A Passion for Picture Book Biographies

by Dianne White on November 6, 2016

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Real people doing real things. Picture Book biographies provide readers with engaging opportunities to learn about the small and large steps ordinary people have taken to accomplish extraordinary things. Beginning as early as second grade, students are expected to “describe the connection between a series of historical events… in a text.” (CCSS.ELA-LITERACY.RI.2.3) What better way to introduce readers to informational books than with one of the many beautiful biographies being published today. Here are two that work especially well.

“Inside an enormous city in a house on a very small street, there once lived a poet I would like you to meet.” enormous smallness: A story E.E. Cummings (Enchanted Lion Books, 2015) by Matthew Burgess, illustrations by Kris Di Giacomo is the gorgeously written and illustrated story of Edward Estlin Cummings. From the first page, readers are immersed in e.e.’s world – from the lively house on 104 Irving Street (where e.e. recited his first poem, at the age of three: “Oh, my little/ birdie, Oh/with his little/toe, toe, toe!”), to the home at 4 Patching Place where he lived for almost forty years.

With snippets of some of e.e. cummings’s poems seamlessly woven into the visual narrative which is represented on thick pages, rich in a palette of muted colors – blues, grays, browns, and greens –  the book is a  magnificently produced collage of the words, heart, and voice of e.e.


Jen Bryant has written numerous celebrated picture book biographies. Six Dots: A Story of Young Louis Braille  (Alfred A. Knopf, 2016) with illustrations by Boris Kulikov is her newest. In fact, what makes this book especially fascinating is that it is Bryant’s second book about Louis Braille. (The first was a young adult biography published as part of a series.) Why was Bryant compelled to write a second book for younger readers? She says it was because she’d never read (or written) an account about Braille that let her experience this child inventor’s emotions. “What was it like to BE Louis Braille? This story is my attempt to answer that question.”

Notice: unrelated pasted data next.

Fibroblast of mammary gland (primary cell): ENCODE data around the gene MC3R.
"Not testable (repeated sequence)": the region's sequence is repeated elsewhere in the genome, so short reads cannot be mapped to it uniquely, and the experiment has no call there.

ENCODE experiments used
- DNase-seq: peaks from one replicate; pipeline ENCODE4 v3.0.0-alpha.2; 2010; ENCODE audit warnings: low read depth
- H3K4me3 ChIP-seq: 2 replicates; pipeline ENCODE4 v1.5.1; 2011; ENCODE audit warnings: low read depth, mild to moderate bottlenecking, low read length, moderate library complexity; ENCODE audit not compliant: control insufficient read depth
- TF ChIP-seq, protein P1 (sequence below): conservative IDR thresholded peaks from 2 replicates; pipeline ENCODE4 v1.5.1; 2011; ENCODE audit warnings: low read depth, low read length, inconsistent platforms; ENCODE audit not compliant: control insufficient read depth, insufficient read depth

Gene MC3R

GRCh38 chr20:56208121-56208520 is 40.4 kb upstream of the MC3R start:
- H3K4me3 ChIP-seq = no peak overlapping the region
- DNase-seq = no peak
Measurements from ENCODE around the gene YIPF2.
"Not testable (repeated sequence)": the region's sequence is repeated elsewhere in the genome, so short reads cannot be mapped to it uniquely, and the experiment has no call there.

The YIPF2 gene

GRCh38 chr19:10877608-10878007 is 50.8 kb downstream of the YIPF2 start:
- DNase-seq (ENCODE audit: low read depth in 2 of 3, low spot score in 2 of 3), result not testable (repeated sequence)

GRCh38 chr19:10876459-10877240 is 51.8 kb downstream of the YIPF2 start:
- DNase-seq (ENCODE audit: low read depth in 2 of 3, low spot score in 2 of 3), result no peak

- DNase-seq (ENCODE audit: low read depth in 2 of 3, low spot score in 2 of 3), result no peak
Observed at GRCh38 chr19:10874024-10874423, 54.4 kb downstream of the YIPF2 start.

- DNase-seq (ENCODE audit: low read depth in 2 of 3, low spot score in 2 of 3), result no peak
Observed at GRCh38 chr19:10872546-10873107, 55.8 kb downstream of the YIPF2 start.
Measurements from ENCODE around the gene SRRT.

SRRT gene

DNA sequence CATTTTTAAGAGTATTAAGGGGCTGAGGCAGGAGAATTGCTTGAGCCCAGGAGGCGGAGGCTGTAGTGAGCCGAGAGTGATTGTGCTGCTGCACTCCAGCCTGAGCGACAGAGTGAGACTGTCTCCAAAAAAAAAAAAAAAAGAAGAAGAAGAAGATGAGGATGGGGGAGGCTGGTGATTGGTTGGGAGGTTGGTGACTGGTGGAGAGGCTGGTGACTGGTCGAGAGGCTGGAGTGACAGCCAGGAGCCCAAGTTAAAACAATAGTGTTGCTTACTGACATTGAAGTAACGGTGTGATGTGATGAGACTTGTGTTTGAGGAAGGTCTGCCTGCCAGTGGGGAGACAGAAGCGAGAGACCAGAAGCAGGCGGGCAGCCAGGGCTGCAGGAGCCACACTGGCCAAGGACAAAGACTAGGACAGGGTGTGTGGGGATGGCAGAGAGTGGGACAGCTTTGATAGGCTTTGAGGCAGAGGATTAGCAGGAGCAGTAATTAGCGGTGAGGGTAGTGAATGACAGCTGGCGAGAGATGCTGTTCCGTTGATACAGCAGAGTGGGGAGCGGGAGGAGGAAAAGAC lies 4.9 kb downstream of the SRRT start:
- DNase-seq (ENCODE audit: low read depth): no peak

Imagine, then, being the young Louis Braille, a clever boy who loses his sight at the age of five. Even though he’s given a chance to attend a very special school in Paris, the Royal School for the Blind didn’t feel so special to Louis. The other boys teased him and he missed his maman. Still, he persisted because somewhere in that school was a library with books.  He longed to read, but these books were large and cumbersome, with waxy letters and words as large as his hand.

Louis was determined to find a better way and, at the young age of fifteen, inspired by a secret code invented by a French army captain, he devised an easier code that used just six dots. Many kids will know about Braille, but I’m guessing most will not know Louis’s amazing story of determination and grit.

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